Known as Big Z, the defenseman (6-foot-9, 250 pounds) was chosen by the Islanders in the third round (No. 56) of the 1996 NHL Draft and played four seasons for them until he was traded to the Senators on June 23, 2001. After four seasons with Ottawa, he signed a five-year contract with Boston on July 1, 2006, and was named captain to start the 2006-07 season.

That may have changed everything, for Chara and for the Bruins organization. 

“Arguably the best free agent signing in history,” Neely said. 

Three seasons later, Chara won the Norris Trophy voted as the best defenseman in the NHL after scoring 50 points, including an NHL career-high 19 goals. In 2011, he helped Boston win its first Stanley Cup championship since 1972 after leading the NHL in rating in the regular season (plus-33) and postseason (plus-16).

“You go from Bobby Orr to Brad Park to Ray Bourque and then Zdeno Chara, it’s pretty amazing,” Neely said. “I don’t know if many franchises can say they had those kind of anchors on the blue line that many years in a row.”

Chara helped the Bruins qualify for the playoffs in 11 of his 14 seasons with them. He’s sixth in Boston history in games played (1,023) and third in points by a defenseman (481) behind Hockey Hall of Famers Bourque (1,506) and Orr (888). He left the Bruins to sign a one-year contract with the Capitals on Dec. 30, 2020, and returned to the Islanders on a one-year contract Sept. 18, 2021. He was the oldest active player competing in any of the top five major professional sports leagues in North America (NHL, NFL, NBA, MLB, MLS).

“It’s great for myself and a lot of the younger guys to have guys like that who are consummate pros, to really learn what it takes to have a long career in this league,” Islanders defenseman Adam Pelech said.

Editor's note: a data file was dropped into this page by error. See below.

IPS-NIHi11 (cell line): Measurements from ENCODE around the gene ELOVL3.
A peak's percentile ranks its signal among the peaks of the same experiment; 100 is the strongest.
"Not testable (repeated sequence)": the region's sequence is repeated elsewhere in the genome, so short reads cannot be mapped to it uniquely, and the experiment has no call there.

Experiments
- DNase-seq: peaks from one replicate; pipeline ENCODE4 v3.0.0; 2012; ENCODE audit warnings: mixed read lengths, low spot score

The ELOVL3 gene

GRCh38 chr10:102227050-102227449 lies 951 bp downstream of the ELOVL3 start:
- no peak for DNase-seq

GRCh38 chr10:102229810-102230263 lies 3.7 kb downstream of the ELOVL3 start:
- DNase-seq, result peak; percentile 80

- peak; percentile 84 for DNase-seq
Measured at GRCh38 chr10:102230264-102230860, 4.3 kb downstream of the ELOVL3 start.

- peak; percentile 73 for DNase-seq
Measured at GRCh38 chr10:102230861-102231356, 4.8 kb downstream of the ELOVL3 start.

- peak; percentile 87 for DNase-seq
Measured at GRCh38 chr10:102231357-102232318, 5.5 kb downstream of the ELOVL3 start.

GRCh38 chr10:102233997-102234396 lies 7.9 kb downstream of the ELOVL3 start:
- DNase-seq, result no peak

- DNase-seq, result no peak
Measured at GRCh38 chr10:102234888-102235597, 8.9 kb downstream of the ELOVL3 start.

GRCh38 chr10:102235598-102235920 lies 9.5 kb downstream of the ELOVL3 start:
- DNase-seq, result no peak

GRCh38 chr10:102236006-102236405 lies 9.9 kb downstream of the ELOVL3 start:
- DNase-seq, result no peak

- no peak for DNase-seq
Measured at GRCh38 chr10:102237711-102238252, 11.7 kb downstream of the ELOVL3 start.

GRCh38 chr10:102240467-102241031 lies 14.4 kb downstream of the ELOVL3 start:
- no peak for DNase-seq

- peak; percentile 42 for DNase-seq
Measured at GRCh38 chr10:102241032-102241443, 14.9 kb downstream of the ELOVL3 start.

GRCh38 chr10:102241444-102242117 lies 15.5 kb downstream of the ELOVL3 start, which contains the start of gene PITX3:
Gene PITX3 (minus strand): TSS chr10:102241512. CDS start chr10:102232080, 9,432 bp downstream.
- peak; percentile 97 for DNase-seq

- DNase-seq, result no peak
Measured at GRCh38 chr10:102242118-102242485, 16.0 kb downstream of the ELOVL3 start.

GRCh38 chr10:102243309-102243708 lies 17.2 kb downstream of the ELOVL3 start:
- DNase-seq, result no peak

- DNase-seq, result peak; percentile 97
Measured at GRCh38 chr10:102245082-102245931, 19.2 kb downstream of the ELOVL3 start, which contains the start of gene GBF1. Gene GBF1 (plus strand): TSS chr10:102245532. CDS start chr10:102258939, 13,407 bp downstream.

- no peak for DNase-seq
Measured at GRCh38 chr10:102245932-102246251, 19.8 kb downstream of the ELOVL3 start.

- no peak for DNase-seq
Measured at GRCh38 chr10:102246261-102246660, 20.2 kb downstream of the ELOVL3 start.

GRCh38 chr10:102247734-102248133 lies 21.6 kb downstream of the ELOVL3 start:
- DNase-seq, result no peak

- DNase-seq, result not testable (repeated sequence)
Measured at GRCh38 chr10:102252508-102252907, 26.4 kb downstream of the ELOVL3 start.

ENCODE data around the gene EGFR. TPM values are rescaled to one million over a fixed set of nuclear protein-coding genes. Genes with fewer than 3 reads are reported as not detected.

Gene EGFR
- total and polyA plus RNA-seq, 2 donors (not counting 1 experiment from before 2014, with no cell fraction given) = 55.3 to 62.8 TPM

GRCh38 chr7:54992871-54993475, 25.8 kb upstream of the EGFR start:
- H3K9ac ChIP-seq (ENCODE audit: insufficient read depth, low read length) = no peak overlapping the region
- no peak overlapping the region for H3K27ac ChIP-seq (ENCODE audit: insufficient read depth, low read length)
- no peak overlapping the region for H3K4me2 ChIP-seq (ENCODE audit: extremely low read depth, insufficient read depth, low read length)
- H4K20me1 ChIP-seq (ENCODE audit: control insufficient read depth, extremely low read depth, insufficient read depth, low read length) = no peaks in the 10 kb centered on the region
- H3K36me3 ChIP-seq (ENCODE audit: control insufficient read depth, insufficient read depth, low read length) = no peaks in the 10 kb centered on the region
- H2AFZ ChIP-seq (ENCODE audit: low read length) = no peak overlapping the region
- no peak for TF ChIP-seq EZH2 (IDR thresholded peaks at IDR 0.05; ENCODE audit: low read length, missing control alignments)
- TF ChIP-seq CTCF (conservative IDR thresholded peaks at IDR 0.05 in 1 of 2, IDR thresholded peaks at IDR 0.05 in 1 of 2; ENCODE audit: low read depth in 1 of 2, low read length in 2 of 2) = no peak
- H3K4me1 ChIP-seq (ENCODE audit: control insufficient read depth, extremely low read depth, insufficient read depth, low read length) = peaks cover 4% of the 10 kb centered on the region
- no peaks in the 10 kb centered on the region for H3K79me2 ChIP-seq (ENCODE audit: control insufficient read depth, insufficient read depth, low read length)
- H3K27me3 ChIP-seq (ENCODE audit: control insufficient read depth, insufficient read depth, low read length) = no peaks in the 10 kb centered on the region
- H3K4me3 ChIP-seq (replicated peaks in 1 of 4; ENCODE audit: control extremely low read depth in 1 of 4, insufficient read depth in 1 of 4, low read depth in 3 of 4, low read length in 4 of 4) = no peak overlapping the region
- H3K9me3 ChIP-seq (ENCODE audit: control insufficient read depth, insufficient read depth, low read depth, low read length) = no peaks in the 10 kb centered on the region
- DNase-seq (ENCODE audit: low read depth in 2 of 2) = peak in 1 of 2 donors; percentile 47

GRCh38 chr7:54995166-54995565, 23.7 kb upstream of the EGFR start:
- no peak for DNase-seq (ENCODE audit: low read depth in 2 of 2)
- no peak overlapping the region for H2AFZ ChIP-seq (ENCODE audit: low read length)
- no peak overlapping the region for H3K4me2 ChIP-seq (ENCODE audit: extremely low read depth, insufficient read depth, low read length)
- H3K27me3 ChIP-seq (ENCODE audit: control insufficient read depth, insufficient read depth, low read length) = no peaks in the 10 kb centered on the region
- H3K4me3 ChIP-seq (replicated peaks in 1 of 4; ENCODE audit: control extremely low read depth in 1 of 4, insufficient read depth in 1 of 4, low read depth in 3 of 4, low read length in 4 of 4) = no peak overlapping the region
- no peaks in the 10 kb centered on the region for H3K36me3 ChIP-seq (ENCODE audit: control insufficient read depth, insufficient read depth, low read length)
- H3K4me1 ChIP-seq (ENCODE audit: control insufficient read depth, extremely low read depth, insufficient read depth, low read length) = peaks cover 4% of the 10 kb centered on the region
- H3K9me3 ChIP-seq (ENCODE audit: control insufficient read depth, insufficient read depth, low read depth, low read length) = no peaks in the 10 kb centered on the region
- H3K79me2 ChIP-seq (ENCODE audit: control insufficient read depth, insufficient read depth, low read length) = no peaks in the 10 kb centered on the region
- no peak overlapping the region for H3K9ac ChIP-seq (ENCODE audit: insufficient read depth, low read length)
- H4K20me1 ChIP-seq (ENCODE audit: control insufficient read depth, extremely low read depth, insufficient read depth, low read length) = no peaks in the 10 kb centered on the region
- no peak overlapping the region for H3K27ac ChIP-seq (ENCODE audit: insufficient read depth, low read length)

Chara was asked who his biggest challenge was in the NHL over his long career.

“You had challenges every night against the best players in the world, but I think the biggest challenge you faced was against yourself,” he said. “You have to look at yourself every night before you step on the ice. That’s the challenge you face every day. You’d better be ready.”

Video: [email protected]: Chara honored for 1,500 career NHL games

As soon as Chara left the Bruins for the Capitals, Neely asked him to consider retiring as a part of the franchise. 

On Tuesday, it happened. And, Neely made clear, he’s ready to have a conversation with Chara about returning to the organization in another role as soon as Chara is ready for that. Chara said he would take some time before pondering his future. 

Off the ice, Chara led the Bruins to participate in philanthropy and community events locally and internationally. In 2019, his initiatives and engagement resulted in his nomination for the King Clancy Memorial Trophy, awarded to the player “who best exemplifies leadership qualities on and off the ice and has made a noteworthy humanitarian contribution in his community.”

Chara said Tuesday, “When I started playing hockey, I would never have imagined being a part of the NHL or being part of the Boston Bruins organization and winning the Stanley Cup, or winning the Norris Trophy, Mark Messier (Leadership) Award (in 2011), or even having the privilege of seeing my name next to several NHL records. I know I can walk away from the game with the gratitude, honor and pride. And I’m not walking completely away from the game, but now it’s time I walk along [with] my family.”

When Chara finished those words, all of those former teammates and coaches and staff stood and gave him a 29-second standing ovation.

Also on Tuesday, 36-year-old defenseman Keith Yandle, who set the NHL record for consecutive games played last season, retired after 16 seasons in the Leagueand defenseman PK Subban, 33, retired after 13 NHL seasons.

Tweet from @NHLBruins: Zdeno, your arrival in Boston kickstarted an era to remember. Your unparalleled leadership, commitment, and character shaped a culture that will carry on. Thank you for everything you have done for our team, our organization, our city, and our game. Congratulations, Big Zee!